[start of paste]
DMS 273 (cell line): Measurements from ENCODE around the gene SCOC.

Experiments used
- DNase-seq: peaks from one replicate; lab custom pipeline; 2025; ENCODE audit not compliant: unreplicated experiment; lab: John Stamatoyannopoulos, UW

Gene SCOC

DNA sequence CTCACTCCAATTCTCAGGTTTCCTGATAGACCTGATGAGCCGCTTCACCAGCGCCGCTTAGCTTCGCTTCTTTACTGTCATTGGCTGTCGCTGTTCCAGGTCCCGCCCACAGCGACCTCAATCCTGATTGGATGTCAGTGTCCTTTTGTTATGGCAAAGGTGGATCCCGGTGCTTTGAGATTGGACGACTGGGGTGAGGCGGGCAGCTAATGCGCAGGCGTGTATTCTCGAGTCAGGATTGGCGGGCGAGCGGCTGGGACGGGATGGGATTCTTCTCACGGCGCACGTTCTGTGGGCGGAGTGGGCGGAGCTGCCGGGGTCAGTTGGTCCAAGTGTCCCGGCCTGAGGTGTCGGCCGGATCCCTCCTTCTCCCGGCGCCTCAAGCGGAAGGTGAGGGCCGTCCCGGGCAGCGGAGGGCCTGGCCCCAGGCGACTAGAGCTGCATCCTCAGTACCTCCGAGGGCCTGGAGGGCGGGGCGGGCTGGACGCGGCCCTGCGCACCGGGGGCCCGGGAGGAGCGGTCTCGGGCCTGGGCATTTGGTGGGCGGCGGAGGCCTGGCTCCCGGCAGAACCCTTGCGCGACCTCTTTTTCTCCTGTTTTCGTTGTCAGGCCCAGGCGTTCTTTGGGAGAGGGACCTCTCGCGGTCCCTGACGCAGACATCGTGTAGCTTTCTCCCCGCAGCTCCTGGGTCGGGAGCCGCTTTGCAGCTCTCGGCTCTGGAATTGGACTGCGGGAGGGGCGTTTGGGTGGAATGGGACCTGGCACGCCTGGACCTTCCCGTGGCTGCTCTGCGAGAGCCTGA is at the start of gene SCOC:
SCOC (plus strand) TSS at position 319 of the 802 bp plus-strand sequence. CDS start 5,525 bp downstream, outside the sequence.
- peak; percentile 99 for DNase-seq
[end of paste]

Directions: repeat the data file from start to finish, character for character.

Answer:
DMS 273 (cell line): Measurements from ENCODE around the gene SCOC.

Experiments used
- DNase-seq: peaks from one replicate; lab custom pipeline; 2025; ENCODE audit not compliant: unreplicated experiment; lab: John Stamatoyannopoulos, UW

Gene SCOC

DNA sequence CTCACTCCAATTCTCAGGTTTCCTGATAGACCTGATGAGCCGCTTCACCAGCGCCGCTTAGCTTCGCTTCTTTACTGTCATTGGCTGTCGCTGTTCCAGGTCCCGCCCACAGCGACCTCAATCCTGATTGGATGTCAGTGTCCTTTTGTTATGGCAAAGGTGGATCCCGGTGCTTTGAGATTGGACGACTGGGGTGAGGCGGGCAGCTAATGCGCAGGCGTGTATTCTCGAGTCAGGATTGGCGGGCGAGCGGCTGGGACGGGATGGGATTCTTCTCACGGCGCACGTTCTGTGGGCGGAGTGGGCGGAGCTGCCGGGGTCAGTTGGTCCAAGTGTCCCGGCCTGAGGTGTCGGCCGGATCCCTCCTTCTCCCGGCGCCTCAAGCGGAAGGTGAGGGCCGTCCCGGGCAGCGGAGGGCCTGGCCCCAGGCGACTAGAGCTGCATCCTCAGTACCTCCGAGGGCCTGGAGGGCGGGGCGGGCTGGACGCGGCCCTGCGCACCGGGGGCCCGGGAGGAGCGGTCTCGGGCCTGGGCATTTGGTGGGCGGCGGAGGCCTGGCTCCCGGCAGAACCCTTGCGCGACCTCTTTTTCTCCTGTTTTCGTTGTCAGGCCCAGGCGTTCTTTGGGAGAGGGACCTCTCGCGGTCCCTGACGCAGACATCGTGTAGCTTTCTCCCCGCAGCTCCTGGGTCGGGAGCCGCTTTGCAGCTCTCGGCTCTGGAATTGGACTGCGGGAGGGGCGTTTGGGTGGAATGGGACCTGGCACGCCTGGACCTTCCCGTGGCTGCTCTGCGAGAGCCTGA is at the start of gene SCOC:
SCOC (plus strand) TSS at position 319 of the 802 bp plus-strand sequence. CDS start 5,525 bp downstream, outside the sequence.
- peak; percentile 99 for DNase-seq